For years, Laura Martinez and her children have bounced from place to place, never having their own place to call home. With a bit of neighborhood help, they finally found it in Fulton.
FULTON — Laura Martinez is at a loss for words a lot these days.
For years, her life was marked by a lack of stability. She’s lived with extended family members much of the 21st century, bouncing from town to town, city to city, state to state.
There was Milwaukee; there was Burnsville. There were years in Pelican Rapids, Minn., and in Austin, Texas. Bedrooms were shared. Beds
Martinez cared for her little sister, the youngest of 10 siblings, as she lay dying. She has been a real estate appraiser, a plumbing apprentice, a medical transcriptionist and a mail carrier. Meanwhile, she also is a single mother raising two children.
The schools David, 13, and Becca, 8, have attended is a blur. Have they been to five schools? Six? A dozen?
All of that inconsistency, Martinez hopes, is in the past. In the form of a house, stability is here.
Martinez is the first person to benefit from a new homebuyer-assistance program funded by the Fulton Neighborhood Association, a program that brings mortgages for normally expensive Southwest homes down to an affordable level. She’s one of just a small — but growing — group of homeowners in Southwest.
Just months ago, she had all but given in to the idea that at 51 years old she would have to continue living with her mother. So forgive her if she needs a bit of time, plenty of pauses and lots of deep breaths to explain how she feels about her bungalow, garage and yards on Zenith Avenue South.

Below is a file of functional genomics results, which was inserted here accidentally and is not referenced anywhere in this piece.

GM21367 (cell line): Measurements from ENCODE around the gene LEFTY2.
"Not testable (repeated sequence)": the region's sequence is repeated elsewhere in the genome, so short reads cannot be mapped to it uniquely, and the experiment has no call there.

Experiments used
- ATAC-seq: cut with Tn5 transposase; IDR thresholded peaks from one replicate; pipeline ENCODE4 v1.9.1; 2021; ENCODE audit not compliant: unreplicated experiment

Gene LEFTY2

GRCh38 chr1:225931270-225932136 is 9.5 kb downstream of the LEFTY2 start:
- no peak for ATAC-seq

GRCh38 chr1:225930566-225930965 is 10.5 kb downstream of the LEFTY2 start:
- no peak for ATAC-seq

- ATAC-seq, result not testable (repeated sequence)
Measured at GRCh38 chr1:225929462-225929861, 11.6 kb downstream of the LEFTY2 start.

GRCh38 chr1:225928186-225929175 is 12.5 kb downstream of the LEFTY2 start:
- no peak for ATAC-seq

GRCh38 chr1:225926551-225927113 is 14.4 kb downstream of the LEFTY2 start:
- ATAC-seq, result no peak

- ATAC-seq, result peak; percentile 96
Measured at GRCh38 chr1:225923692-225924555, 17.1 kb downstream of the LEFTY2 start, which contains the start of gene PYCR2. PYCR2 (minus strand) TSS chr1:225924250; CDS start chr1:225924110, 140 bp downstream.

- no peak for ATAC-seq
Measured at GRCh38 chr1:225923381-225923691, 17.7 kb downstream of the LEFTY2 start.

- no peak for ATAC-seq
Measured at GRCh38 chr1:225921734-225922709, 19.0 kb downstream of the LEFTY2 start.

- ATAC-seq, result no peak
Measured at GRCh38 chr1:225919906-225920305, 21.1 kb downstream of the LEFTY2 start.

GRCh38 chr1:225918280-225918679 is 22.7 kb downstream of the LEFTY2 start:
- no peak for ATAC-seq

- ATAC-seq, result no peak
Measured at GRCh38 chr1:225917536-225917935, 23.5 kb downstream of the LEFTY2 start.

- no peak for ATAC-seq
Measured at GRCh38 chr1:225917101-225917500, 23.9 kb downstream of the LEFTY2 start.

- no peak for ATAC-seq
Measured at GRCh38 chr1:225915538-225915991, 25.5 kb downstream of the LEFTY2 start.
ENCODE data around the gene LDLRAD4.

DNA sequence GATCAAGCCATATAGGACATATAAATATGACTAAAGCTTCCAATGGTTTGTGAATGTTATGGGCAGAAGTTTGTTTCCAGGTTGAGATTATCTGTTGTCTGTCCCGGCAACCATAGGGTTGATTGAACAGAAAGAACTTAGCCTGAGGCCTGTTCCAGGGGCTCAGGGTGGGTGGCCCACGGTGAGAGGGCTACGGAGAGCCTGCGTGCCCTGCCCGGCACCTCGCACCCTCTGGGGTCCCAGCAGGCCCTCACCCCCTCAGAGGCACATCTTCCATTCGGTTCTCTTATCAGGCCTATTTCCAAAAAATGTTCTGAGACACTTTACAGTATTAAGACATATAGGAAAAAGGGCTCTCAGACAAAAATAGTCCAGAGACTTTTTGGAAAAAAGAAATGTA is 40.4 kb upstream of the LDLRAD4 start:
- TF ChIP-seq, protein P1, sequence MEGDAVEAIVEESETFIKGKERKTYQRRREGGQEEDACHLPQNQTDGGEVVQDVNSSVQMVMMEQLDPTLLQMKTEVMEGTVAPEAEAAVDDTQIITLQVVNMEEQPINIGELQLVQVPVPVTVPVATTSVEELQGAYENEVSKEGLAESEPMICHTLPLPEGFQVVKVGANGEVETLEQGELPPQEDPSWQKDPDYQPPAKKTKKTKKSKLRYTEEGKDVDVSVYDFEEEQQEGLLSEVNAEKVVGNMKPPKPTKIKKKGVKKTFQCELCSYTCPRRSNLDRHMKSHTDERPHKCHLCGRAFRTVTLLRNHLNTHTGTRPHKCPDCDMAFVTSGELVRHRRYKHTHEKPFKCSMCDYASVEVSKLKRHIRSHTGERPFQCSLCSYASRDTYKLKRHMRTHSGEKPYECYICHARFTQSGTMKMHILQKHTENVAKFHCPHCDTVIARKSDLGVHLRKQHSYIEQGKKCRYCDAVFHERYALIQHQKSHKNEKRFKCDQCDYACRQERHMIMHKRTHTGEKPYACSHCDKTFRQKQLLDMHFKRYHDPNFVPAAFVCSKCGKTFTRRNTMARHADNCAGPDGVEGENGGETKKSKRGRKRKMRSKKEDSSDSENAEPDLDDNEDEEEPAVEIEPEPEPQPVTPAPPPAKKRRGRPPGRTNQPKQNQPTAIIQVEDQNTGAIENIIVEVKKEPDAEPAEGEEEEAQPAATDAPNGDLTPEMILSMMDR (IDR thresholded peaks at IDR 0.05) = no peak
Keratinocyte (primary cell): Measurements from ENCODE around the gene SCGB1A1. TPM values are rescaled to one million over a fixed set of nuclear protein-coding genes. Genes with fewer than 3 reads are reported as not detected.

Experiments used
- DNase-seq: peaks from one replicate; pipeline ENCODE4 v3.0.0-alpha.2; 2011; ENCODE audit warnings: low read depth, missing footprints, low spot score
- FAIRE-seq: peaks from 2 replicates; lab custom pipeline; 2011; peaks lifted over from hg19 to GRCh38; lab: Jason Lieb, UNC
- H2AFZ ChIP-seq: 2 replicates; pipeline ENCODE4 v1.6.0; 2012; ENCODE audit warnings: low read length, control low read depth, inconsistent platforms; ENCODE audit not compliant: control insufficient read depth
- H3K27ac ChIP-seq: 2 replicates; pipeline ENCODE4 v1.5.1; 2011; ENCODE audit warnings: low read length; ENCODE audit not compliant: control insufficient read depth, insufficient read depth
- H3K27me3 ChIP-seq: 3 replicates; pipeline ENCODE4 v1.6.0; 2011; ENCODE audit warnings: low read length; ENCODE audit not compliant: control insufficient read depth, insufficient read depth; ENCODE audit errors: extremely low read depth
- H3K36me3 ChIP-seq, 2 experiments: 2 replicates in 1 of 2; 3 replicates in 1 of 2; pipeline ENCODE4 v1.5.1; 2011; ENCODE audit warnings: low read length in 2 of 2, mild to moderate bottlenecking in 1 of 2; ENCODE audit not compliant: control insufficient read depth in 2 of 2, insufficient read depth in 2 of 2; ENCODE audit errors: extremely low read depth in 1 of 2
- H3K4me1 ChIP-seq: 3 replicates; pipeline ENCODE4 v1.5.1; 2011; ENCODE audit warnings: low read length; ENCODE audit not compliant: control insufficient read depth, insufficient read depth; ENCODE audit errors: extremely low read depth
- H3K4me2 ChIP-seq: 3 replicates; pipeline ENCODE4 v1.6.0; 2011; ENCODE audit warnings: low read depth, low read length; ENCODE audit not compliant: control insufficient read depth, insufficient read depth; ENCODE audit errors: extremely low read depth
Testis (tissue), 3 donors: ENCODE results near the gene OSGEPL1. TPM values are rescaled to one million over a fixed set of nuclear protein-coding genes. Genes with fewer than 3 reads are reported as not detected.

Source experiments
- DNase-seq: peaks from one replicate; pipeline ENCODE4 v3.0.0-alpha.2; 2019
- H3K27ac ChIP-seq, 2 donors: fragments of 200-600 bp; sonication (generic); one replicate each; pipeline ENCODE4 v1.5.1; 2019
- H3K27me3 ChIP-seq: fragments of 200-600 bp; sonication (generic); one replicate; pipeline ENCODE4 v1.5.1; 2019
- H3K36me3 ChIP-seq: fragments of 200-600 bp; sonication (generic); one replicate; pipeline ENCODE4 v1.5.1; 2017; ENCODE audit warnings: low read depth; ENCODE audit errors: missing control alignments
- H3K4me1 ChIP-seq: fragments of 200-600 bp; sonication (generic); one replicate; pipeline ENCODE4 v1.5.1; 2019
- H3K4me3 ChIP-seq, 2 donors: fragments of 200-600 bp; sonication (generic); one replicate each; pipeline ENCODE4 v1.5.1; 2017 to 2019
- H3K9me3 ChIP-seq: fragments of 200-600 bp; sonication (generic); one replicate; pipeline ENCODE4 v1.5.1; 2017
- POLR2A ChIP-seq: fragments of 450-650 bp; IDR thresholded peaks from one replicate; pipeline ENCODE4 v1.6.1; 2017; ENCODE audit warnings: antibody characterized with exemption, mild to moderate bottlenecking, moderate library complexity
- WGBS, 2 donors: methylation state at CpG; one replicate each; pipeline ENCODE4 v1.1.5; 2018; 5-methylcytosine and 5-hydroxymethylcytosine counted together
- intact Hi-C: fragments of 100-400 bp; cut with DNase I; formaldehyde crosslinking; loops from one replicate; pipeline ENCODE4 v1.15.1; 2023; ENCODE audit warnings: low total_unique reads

“I don’t know how to put it into words,” she said. “It’s just a feeling.”
Martinez was introduced to the neighborhood at the Fulton Neighborhood Association’s annual meeting in September.
She told her story to an enthralled room, and people in the audience were visibly moved. But she got the biggest rise — laughs — when she said she thought Fulton’s homebuyer incentive was a way to get people to move to a bad neighborhood.
“I really did think [the house] must have been in a not-so-great neighborhood,” Martinez said later. “Why else would they give you more money?”
The “more” she spoke of was $50,000. That’s the neighborhood association’s contribution to her mortgage.
In spring 2007, the housing committee connected with City of Lakes Community Land Trust, an organization eager to break into Southwest. The organization, which offers qualified clients significantly lowered mortgages in exchange for ownership of the land, began in neighborhoods that are stereotypically more receptive to affordable housing. But director Jeff Washburne said he encountered a fair bit of skepticism.
“A lot of neighborhoods said, ‘Great idea, Jeff, but why don’t you come on back when you’ve been able to do this in Southwest Minneapolis instead of trying to place all the affordable housing in these lower-income neighborhoods,’” Washburne said.
He listened to their requests. Over the past few years, the land trust has helped people purchase homes in places such as Kingfield and Windom. It has a relationship with the Lyndale Neighborhood Association and Lyndale Neighborhood Development Corporation where those organizations cover up to $3,000 of a down payment, closing costs or housing rehabilitation payment for first-time buyers.